According to The New York Times, he will coordinate the activities of more than 40 university chaplains, who lead the Christian, Jewish, Hindu, Buddhist and other religious communities on campus.
“There is a rising group of people who no longer identify with any religious tradition but still experience a real need for conversation and support around what it means to be a good human and live an ethical life,” said Epstein, who was raised in a Jewish household and has been Harvard’s humanist chaplain since 2005. “We don’t look to a god for answers. We are each other’s answers.”
N.Y. removes religious exemption from mandate
New York’s Public Health and Health Planning Council approved emergency regulations Aug. 26 requiring that hospital workers be vaccinated for Covid-19, while removing religious exemptions.
The requirement applies to hospitals, nursing homes, diagnostic and treatment centers, adult care facilities, certified home health agencies, hospices, long-term home health care programs, AIDS home care programs, licensed home care service agencies and limited licensed home care service agencies.
“We’re not constitutionally required to provide a religious exemption,” said Vanessa Murphy, a Department of Health attorney. “You see that with the measles and the mumps requirement for health care workers.”
FBI: Atheists not often targeted in hate crimes
On Aug. 30, the FBI released its report, “Hate Crime Statistics, 2020,” the latest compilation about bias-motivated incidents throughout the nation.
Anti-atheism and anti-agnosticism were on the receiving end of only 7 incidents out of 7,759 total reported cases, which is less than 0.01 percent.
Anti-Black crimes occurred the most, with 2,755 incidents. Second-most was anti-white crime, with 773 incidents. As for anti-religion crime, anti-Jewish crimes led the way with 676 incidents. Anti-Muslim was next with 104 incidents.
The 2020 data was submitted by 15,136 law enforcement agencies.
The report shows that 61.9 percent of victims were targeted because of the offenders’ race/ethnicity/ancestry bias, 20.5 percent were victimized because of the offenders’ sexual-orientation bias, 13.4 percent were targeted because of the offenders’ religious bias, 2.5 percent were targeted because of the offenders’ gender identity bias, 1 percent were victimized because of the offenders’ disability bias, and 0.7 percent were victimized because of the offenders’ gender bias.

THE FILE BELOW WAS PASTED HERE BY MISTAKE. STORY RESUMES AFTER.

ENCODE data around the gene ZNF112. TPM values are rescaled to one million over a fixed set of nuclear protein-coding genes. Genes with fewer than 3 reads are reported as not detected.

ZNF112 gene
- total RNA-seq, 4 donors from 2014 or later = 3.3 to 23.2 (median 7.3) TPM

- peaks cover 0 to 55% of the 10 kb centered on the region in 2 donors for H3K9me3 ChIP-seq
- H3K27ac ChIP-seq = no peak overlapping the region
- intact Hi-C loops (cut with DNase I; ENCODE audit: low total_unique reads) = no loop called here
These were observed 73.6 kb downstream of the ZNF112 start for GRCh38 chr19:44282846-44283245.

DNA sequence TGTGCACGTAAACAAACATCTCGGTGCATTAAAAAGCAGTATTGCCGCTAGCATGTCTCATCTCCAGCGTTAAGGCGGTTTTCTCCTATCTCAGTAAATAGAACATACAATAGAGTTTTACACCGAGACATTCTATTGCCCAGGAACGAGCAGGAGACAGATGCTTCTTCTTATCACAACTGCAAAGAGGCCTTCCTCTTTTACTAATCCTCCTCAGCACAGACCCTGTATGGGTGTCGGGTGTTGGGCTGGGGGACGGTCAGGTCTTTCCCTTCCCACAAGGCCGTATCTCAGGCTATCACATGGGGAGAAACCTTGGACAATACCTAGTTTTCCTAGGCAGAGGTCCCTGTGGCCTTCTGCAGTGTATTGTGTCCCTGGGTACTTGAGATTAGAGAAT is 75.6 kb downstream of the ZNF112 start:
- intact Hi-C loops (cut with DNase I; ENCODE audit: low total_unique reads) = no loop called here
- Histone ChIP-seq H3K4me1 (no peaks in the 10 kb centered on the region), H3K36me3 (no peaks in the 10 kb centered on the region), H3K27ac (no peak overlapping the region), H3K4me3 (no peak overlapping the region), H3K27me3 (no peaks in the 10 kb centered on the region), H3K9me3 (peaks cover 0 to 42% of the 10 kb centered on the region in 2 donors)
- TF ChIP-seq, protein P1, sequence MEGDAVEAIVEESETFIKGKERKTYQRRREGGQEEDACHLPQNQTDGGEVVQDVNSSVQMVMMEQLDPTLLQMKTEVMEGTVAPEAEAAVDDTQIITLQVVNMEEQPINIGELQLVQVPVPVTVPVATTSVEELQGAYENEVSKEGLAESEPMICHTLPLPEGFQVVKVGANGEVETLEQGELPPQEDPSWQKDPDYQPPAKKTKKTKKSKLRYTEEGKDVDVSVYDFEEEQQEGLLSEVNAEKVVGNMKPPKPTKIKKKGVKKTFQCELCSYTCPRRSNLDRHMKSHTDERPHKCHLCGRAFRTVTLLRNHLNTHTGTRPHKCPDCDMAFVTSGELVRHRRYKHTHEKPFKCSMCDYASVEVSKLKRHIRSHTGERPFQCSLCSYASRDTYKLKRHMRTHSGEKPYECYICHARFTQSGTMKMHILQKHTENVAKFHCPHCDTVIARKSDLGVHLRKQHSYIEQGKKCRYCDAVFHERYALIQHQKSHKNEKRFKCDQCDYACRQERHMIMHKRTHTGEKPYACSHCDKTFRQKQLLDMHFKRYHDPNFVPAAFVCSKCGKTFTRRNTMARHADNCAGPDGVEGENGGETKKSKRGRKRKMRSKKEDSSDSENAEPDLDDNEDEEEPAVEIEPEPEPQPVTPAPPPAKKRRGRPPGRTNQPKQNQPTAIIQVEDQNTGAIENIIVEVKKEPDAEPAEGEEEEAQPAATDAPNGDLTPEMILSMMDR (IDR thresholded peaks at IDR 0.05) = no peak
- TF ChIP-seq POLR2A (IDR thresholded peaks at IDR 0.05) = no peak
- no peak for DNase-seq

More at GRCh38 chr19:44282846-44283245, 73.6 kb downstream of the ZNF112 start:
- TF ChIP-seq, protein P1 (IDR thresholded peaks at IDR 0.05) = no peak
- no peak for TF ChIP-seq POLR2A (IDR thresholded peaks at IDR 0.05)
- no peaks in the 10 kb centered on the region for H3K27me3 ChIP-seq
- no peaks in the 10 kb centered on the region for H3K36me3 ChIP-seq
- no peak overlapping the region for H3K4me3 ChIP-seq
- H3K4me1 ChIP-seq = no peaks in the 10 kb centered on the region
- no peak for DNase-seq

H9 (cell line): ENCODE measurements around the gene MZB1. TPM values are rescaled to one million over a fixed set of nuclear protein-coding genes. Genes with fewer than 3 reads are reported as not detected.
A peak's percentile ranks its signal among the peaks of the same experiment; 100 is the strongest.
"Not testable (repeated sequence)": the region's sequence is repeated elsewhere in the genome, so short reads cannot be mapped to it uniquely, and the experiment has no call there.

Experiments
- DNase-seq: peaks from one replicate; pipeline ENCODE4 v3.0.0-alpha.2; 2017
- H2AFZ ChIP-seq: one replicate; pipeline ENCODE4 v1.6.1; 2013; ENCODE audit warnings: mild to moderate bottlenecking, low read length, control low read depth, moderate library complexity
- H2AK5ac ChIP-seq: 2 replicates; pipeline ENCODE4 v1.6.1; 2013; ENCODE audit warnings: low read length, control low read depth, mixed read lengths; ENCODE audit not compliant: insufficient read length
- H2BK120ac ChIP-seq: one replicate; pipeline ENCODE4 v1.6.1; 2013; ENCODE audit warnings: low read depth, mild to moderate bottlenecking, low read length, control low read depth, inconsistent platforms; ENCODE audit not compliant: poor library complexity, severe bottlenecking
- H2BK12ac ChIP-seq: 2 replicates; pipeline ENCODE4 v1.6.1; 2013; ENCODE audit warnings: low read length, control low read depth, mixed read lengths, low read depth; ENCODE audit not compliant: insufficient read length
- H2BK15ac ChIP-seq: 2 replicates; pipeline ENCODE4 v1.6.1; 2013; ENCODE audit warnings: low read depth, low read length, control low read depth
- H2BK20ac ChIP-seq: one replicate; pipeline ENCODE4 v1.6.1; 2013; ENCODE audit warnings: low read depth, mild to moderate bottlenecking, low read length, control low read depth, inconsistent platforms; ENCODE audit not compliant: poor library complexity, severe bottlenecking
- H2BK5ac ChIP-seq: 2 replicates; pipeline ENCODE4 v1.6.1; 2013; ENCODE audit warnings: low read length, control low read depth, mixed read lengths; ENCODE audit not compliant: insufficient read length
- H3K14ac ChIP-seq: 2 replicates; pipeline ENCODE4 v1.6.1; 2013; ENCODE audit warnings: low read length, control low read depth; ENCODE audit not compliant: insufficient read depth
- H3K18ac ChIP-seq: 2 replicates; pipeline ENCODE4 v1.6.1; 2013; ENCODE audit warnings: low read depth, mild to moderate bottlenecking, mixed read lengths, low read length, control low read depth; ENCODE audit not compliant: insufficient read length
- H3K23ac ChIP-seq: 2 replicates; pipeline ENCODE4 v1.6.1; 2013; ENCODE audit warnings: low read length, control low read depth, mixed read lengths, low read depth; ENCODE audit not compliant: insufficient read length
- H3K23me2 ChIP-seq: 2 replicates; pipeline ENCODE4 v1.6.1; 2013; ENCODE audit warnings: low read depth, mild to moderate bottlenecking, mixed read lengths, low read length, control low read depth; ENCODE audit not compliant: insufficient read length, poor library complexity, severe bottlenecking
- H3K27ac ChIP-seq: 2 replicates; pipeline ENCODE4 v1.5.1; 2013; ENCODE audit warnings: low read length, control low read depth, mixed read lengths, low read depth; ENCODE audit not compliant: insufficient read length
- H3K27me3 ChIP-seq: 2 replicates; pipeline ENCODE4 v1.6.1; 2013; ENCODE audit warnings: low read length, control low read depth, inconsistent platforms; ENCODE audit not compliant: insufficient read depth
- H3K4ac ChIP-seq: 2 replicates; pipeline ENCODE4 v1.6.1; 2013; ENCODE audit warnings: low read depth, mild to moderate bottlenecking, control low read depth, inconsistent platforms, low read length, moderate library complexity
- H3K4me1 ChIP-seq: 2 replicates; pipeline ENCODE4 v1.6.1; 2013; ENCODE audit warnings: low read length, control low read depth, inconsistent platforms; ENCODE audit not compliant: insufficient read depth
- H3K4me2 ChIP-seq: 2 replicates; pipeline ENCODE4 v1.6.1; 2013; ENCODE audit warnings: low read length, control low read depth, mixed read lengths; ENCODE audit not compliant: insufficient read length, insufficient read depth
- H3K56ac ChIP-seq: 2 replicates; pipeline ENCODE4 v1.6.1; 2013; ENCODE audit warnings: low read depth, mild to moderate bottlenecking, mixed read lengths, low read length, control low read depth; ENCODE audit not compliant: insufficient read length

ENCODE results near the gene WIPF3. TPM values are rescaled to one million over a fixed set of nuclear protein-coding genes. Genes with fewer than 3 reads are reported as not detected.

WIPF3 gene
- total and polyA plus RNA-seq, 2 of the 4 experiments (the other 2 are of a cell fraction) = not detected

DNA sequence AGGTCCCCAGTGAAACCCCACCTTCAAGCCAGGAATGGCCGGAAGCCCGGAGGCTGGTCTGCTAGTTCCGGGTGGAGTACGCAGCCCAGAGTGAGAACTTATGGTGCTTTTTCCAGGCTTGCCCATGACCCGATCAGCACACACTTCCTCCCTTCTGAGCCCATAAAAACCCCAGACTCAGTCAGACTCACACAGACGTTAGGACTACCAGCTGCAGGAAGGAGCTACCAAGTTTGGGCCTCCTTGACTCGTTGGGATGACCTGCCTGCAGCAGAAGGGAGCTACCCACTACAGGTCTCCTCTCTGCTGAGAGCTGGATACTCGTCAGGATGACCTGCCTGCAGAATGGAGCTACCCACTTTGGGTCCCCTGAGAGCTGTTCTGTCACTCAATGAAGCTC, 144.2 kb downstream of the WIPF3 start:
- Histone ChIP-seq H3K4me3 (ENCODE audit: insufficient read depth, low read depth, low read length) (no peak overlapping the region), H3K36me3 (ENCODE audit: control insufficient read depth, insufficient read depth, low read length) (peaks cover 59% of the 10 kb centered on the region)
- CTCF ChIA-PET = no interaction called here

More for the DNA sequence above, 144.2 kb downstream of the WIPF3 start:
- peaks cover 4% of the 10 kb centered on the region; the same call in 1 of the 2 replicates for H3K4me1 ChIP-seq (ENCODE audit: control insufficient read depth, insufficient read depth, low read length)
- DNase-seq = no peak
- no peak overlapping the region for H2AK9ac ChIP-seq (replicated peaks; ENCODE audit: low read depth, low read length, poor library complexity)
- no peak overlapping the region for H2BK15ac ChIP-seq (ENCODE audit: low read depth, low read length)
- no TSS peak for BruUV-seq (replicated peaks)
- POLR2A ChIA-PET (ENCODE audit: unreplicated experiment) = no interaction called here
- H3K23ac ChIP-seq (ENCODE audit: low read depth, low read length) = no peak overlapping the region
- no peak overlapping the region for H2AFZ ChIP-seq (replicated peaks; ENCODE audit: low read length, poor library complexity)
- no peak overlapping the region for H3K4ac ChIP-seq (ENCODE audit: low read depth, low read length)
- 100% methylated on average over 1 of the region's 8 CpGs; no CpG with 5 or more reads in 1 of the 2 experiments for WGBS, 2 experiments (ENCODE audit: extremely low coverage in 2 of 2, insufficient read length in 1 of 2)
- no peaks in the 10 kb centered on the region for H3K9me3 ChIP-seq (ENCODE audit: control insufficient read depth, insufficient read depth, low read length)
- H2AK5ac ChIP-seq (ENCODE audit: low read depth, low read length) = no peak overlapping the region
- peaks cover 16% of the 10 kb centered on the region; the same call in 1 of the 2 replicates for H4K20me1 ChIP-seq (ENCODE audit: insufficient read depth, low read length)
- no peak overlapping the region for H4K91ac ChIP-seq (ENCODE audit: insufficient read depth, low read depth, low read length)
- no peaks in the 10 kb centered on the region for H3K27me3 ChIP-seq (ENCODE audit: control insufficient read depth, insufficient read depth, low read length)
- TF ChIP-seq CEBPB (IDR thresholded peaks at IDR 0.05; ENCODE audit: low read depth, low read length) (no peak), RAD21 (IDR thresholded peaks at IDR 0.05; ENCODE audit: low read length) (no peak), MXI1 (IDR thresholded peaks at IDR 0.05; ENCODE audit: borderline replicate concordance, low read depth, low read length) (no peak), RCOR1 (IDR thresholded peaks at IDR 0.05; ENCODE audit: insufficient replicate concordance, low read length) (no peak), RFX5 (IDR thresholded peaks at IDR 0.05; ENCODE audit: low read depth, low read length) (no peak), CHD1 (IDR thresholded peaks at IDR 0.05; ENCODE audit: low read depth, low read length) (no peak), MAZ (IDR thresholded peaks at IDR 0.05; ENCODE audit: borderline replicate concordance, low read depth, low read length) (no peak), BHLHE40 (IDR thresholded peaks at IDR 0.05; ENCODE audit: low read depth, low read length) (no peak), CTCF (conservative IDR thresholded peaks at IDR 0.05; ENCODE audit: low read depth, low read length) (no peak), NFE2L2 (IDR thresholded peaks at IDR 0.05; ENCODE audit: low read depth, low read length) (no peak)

Mexico’s Supreme Court decriminalizes abortion
On Sept. 7, Mexico’s Supreme Court ruled that criminalizing abortion is unconstitutional, setting a precedent that could lead to legalization of the procedure across the conservative Catholic country of about 130 million people.
The unanimous ruling follows years of efforts by a growing women’s movement in Mexico that has repeatedly taken to the streets of major cities to demand greater rights and protections, The New York Times reports.
The decision does not automatically make abortion legal across Mexico, experts said, but it does set a binding precedent for judges across the country. Abortion rights advocates said they planned to use the ruling to challenge laws in the vast majority of Mexican states that mandate jail time or other criminal penalties for women who have the procedure.
For now, analysts said, women arrested for having an abortion can sue state authorities to have the charges dropped. Activists also plan to push state authorities to free women now serving prison terms for having had abortions.
Atheists most vaccinated
New data from the Pew Research Center shows that atheists are most vaccinated “religious” group in the country.
Fully 90 percent of atheists are vaccinated, compared to just 57 percent of white evangelicals and 73 percent of the country’s adults overall.
The numbers show some interesting trends. Agnostics lag slightly behind atheists, while “nothing in particular” Nones are about average. Catholics score above average, and Hispanic Catholics even better than agnostics.
The Freedom From Religion Foundation, the nation’s largest association of freethinkers, has been urging people to get vaccinated and has been working to end religious exemptions to vaccinations even before the pandemic.